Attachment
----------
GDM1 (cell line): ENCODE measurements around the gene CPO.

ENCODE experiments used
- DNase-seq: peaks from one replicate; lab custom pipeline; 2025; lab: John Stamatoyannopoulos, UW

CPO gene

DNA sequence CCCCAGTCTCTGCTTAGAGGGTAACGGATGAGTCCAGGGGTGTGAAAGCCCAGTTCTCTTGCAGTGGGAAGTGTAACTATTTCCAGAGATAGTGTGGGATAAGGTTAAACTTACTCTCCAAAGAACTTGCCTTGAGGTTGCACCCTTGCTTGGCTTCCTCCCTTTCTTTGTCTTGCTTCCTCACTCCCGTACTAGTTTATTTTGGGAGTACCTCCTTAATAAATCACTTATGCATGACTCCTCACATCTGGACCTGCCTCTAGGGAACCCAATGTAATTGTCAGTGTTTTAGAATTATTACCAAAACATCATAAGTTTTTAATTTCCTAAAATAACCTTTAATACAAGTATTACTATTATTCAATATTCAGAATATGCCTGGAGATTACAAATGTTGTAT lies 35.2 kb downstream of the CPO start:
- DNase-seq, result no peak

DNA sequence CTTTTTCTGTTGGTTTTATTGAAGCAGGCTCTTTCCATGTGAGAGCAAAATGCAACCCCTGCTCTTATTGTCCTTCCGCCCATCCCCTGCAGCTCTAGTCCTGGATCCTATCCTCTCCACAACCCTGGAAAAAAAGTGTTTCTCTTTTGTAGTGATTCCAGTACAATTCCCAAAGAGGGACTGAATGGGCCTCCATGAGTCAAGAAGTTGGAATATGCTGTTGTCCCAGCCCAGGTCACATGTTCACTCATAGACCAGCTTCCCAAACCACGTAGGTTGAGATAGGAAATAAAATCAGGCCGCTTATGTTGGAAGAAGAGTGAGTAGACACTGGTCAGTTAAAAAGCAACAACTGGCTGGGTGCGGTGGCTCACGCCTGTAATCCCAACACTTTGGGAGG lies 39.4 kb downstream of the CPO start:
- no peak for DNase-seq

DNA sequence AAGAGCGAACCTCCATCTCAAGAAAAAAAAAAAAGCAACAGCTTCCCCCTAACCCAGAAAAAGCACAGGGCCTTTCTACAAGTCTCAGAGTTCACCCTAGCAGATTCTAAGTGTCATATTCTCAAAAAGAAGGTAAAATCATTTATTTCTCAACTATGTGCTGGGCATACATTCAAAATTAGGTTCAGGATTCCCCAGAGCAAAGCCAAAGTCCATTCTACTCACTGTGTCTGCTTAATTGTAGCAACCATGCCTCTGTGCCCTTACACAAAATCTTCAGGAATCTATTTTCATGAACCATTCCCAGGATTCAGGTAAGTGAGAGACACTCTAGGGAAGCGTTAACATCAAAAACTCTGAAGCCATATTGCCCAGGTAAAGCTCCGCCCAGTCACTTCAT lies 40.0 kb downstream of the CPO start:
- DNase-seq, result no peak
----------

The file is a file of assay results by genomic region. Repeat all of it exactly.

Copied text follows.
GDM1 (cell line): ENCODE measurements around the gene CPO.

ENCODE experiments used
- DNase-seq: peaks from one replicate; lab custom pipeline; 2025; lab: John Stamatoyannopoulos, UW

CPO gene

DNA sequence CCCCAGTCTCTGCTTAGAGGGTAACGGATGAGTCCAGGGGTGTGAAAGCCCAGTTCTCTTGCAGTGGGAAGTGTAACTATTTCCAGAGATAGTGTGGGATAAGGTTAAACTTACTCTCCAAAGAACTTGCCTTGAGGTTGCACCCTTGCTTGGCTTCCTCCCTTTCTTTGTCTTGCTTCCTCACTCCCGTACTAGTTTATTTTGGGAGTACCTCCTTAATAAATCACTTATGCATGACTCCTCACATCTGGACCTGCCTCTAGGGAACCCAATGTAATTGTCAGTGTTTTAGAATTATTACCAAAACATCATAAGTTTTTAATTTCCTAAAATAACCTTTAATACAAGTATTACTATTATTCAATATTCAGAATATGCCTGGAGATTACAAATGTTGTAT lies 35.2 kb downstream of the CPO start:
- DNase-seq, result no peak

DNA sequence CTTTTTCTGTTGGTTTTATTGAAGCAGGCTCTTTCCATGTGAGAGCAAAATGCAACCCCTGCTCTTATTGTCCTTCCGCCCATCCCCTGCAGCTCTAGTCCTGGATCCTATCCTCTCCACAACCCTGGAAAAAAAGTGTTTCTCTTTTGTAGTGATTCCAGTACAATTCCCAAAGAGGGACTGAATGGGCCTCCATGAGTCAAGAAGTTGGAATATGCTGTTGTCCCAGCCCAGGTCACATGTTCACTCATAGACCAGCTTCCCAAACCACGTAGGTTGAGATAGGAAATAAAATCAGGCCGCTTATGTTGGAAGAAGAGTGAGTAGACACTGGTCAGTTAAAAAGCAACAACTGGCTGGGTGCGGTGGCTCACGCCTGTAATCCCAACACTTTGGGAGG lies 39.4 kb downstream of the CPO start:
- no peak for DNase-seq

DNA sequence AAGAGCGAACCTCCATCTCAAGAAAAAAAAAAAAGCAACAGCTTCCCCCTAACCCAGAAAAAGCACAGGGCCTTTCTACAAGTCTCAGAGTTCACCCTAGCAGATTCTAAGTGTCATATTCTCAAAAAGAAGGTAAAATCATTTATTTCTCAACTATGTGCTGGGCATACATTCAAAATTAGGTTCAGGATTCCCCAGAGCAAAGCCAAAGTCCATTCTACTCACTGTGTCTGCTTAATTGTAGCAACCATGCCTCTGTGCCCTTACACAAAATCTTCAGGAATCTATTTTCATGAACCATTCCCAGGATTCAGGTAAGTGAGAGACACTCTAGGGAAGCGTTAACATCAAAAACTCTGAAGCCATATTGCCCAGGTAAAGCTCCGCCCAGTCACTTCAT lies 40.0 kb downstream of the CPO start:
- DNase-seq, result no peak